University students often encounter a great deal of stress during the course of their academic experience. While most students cope successfully with the challenges that these years bring, an increasing number of students find that the various pressures of life are unmanageable or unbearable. As faculty members and professional staff, you often encounter these distressed students in your offices or your classrooms. Many of these students have not sought any psychological intervention. Thus, your role is a crucial one in identifying and referring students who are in distress. The following guidelines might be useful.
Signs and Symptoms of a Student in Distress
- Excessive procrastination and very poorly prepared work, especially if this is inconsistent with previous work.
- Infrequent class attendance with little or no work completed.
- Dependence, e.g., the student who hangs around you, or makes excessive appointments to see you during office hours.
- Listlessness, lack of energy, or frequently falling asleep in class.
- Marked changes in personal hygiene.
- Repeated requests for special consideration, e.g., deadline extensions.
- Impaired speech or garbled, disjointed thoughts.
- Homicidal threats.
- Behavior which regularly interferes with the decorum or effective management of your class.
- Overtly suicidal thoughts, e.g., referring to suicide as a current option.
- High levels of irritability, including unruly, aggressive, violent, or abrasive behavior.
- Inability to make decisions despite your repeated attempts to clarify and to encourage.
- Dramatic weight loss or weight gain.
- Bizarre or strange behavior which is obviously inappropriate to the situation, e.g., talking to "invisible" people.
- Normal emotions that are displayed to an extreme degree or for a prolonged period of time, e.g., fearfulness, tearfulness, nervousness.
Guidelines for Interaction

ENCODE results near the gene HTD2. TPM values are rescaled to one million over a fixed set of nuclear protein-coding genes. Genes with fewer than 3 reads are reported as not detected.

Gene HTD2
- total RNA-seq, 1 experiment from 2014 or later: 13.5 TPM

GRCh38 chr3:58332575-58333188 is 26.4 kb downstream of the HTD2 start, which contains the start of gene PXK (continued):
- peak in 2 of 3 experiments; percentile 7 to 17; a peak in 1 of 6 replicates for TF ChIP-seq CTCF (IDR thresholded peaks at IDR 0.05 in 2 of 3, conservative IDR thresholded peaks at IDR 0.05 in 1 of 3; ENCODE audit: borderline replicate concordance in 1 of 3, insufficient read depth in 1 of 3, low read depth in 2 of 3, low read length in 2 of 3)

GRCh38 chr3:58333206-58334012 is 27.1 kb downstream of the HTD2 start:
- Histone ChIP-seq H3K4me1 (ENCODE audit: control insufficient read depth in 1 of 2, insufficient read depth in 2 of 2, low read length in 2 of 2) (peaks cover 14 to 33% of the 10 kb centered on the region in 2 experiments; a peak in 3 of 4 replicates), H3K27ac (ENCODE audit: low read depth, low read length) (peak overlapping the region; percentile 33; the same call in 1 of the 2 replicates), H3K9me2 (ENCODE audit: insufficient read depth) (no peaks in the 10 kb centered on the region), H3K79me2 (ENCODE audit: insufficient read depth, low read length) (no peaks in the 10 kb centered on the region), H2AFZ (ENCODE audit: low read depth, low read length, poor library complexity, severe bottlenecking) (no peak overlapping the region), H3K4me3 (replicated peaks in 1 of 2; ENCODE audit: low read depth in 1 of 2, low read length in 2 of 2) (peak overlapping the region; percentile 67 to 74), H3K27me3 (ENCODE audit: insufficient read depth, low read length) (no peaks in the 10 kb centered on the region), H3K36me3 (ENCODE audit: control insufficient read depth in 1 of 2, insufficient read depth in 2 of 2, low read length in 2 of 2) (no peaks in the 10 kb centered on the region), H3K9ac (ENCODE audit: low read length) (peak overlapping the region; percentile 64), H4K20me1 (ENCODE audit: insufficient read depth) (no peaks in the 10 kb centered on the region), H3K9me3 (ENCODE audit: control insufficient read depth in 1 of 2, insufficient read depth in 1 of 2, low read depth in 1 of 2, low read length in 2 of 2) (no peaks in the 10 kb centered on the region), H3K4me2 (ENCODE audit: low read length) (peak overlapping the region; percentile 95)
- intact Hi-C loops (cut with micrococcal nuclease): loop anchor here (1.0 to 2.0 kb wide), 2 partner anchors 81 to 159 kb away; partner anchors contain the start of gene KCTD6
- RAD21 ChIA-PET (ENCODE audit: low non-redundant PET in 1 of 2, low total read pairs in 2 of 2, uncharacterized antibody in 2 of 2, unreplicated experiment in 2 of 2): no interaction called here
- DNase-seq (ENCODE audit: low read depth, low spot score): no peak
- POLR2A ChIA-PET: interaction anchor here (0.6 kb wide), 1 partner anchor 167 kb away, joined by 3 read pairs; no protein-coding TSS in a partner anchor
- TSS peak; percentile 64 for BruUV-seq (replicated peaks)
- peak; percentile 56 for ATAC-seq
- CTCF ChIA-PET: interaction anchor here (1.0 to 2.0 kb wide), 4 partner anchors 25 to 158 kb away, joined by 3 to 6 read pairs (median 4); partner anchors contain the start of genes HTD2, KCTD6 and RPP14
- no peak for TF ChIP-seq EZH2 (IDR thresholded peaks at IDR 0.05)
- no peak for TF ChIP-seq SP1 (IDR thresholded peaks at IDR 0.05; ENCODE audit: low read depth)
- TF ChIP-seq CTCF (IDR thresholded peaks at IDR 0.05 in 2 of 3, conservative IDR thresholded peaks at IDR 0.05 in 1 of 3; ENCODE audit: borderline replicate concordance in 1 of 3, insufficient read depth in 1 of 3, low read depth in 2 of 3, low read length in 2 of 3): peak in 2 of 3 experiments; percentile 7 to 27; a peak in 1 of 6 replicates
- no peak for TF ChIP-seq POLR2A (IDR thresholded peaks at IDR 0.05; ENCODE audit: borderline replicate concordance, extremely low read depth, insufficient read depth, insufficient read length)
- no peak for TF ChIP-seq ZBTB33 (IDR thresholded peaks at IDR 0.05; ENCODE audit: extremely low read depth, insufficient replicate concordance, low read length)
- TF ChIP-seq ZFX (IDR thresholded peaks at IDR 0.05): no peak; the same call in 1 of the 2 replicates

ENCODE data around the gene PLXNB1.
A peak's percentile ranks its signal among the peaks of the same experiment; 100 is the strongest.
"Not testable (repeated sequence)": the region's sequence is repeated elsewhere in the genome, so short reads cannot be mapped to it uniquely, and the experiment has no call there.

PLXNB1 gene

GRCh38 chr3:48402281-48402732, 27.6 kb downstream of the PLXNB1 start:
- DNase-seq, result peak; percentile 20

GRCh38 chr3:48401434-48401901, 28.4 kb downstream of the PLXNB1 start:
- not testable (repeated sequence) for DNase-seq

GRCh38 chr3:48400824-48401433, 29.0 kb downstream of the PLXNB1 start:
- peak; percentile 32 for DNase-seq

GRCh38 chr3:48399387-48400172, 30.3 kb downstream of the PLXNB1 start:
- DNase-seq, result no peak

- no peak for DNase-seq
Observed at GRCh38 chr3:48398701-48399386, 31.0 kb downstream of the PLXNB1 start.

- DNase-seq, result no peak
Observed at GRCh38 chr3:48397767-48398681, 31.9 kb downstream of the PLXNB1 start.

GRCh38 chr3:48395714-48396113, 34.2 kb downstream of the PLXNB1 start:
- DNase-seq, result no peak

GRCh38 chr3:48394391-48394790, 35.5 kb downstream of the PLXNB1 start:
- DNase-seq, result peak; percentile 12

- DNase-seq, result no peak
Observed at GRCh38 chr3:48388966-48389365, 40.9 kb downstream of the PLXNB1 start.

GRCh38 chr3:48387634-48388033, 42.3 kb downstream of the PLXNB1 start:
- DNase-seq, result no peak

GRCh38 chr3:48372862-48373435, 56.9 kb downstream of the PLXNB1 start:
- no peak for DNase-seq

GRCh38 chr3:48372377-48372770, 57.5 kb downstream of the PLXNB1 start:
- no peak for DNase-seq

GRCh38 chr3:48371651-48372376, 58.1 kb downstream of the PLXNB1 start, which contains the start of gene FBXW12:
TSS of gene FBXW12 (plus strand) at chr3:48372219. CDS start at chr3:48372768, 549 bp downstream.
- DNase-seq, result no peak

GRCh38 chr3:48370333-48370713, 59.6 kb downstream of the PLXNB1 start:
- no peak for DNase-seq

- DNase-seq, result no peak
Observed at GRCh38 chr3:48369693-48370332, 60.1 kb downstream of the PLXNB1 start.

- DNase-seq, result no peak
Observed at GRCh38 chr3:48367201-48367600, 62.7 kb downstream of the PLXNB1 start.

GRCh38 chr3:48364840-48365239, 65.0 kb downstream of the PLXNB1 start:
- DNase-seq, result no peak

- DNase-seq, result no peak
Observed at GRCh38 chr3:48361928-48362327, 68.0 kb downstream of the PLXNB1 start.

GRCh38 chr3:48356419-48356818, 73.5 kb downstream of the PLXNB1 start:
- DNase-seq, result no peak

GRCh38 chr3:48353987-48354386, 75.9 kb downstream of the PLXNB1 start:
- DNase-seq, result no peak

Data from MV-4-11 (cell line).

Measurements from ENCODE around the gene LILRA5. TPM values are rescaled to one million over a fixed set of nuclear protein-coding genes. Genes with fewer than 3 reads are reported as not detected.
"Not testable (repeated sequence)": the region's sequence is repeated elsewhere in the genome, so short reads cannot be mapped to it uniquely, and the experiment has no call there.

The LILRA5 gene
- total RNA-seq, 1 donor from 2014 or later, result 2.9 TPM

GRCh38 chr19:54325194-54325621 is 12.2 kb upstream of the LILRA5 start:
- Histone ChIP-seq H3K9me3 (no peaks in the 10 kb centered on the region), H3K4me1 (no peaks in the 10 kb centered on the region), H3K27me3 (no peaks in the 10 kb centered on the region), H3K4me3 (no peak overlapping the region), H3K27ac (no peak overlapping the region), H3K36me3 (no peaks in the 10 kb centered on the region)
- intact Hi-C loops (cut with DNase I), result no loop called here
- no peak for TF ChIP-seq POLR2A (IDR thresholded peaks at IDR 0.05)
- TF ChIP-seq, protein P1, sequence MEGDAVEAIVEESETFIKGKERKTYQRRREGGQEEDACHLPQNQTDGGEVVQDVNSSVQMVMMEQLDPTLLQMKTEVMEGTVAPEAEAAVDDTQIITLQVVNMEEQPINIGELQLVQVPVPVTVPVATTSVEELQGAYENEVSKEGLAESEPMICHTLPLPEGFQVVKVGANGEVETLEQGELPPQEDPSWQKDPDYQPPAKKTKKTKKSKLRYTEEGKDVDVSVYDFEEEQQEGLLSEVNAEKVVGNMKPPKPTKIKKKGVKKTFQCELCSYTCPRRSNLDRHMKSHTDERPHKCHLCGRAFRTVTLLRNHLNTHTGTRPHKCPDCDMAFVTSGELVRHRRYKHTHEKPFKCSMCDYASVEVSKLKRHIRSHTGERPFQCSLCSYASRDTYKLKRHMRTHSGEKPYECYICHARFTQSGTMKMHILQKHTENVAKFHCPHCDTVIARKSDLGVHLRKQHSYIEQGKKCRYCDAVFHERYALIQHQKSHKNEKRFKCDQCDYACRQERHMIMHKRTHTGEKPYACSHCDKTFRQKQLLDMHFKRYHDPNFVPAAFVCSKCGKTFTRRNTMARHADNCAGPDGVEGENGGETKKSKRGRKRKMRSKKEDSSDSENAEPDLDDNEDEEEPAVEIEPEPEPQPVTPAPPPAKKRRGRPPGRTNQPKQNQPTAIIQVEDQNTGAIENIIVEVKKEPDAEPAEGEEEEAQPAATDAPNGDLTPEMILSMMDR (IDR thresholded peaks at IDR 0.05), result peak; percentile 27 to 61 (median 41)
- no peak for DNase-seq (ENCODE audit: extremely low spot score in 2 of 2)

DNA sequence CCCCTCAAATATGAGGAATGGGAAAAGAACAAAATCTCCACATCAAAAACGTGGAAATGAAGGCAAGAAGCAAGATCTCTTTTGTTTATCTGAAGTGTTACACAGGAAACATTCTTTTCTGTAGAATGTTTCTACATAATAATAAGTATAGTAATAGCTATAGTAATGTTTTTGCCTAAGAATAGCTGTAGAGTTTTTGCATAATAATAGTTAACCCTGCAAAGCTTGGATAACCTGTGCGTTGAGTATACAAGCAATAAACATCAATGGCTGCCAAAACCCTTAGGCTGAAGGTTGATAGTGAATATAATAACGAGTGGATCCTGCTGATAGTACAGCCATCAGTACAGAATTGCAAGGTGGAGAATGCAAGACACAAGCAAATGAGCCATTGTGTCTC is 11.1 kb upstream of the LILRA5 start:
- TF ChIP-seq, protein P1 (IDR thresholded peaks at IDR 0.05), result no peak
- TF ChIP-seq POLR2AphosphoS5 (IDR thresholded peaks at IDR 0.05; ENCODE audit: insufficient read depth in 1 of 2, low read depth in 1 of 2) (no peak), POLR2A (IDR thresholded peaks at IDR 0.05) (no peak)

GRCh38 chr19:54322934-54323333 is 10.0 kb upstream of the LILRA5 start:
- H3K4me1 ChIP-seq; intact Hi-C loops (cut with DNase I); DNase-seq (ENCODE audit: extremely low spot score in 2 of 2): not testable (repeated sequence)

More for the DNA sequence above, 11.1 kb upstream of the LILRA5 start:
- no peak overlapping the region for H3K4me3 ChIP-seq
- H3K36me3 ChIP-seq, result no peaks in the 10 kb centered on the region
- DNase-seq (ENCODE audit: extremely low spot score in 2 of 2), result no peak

- Talk to the student in private.
- Listen carefully.
- Show concern and interest.
- Repeat back the essence of what the student has told you.
- Avoid criticizing or sounding judgmental. Try not to minimize the student's concerns or problems.
- Consider Counseling and Disability Services as a resource and discuss a referral with the student.
- If the student resists help and you are worried, contact Counseling and Disability Services to discuss your concerns.
- Involve yourself only as far as you want to go. Extending oneself can be a gratifying experience when kept within realistic limits.
How to Make a Referral to Counseling and Disability Services
- Suggest that the student call or come in to make an appointment. Give the Counseling and Disability Services phone number and location at that time.
- If you wish to assist the student directly, call the secretary at Counseling and Disability Services while the student is in your office in order to assure that an appointment is made. Write down the appointment information (time, date, counselor, and location) for the student.
- If the situation is an emergency, follow #2 above, but state that "the student needs an appointment immediately."
- Sometimes it is useful or necessary for you to walk the student over to Counseling and Disability Services.
- If you are concerned about a student but are uncertain about the appropriateness of a referral, feel free to call Counseling and Disability Services for a consultation.
After Hours Services
The Crisis Response Team coordinates crisis coverage for campus emergencies when Counseling and Disability Services is not open. Call the University Department of Public Safety (651-2911) for contact with the Crisis Coordinator on Call.